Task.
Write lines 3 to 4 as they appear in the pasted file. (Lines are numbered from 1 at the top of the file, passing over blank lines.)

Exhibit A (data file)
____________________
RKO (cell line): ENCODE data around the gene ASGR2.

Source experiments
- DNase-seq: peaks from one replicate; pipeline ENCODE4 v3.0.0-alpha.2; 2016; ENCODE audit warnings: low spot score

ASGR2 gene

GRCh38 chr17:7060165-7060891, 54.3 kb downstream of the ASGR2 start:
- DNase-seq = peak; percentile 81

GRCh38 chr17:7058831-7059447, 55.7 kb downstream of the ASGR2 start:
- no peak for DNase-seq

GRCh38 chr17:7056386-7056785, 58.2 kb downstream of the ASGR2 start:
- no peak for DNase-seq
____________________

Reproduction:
- DNase-seq: peaks from one replicate; pipeline ENCODE4 v3.0.0-alpha.2; 2016; ENCODE audit warnings: low spot score

ASGR2 gene